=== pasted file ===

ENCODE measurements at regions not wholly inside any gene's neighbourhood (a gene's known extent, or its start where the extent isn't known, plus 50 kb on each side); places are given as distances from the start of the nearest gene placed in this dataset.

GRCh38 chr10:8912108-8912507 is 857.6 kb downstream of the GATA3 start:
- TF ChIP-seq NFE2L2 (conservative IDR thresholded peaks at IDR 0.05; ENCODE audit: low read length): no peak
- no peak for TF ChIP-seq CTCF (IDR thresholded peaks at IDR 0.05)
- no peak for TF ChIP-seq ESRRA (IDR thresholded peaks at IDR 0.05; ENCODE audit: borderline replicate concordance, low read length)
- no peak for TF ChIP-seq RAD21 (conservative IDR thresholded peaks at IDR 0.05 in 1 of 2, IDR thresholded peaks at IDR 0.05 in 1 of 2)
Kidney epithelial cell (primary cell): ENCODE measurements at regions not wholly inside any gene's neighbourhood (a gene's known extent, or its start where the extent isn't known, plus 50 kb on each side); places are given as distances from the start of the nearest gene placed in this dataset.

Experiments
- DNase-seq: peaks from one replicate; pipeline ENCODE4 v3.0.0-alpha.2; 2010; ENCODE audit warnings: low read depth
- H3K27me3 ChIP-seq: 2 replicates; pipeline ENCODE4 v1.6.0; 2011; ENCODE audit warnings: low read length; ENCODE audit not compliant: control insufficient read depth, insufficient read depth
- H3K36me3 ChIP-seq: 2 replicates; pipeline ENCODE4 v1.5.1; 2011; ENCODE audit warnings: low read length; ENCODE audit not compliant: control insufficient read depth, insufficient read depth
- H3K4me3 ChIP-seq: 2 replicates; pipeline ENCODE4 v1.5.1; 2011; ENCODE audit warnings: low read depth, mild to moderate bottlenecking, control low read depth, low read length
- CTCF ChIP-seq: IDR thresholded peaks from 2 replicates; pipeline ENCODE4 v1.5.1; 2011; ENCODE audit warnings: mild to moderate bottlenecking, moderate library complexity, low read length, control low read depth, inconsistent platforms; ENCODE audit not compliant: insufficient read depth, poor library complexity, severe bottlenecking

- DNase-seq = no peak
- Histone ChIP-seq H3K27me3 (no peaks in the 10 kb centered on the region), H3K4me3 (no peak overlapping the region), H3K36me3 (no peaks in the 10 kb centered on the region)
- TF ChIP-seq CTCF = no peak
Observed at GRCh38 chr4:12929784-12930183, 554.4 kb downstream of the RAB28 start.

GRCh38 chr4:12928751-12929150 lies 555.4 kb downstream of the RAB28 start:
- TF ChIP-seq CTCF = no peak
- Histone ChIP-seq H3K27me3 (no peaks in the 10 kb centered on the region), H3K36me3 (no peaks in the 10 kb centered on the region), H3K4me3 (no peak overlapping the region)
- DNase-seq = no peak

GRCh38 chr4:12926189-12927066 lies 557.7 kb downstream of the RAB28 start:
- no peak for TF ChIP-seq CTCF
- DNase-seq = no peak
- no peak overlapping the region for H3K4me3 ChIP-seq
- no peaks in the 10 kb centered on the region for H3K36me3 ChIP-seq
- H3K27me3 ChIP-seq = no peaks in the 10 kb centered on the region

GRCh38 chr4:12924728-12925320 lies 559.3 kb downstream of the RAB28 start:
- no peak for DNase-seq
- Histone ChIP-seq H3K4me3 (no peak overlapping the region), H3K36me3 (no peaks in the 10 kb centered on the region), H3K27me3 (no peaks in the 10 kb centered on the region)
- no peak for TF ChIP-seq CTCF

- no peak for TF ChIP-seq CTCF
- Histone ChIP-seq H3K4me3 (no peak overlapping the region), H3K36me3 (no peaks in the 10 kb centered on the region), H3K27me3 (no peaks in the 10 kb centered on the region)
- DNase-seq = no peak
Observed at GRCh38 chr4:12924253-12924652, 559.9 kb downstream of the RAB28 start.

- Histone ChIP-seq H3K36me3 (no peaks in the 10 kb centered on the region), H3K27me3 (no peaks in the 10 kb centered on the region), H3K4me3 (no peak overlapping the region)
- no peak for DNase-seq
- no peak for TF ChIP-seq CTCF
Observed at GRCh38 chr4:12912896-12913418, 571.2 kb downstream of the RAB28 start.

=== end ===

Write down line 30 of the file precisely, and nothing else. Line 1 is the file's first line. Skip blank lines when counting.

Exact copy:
- Histone ChIP-seq H3K4me3 (no peak overlapping the region), H3K36me3 (no peaks in the 10 kb centered on the region), H3K27me3 (no peaks in the 10 kb centered on the region)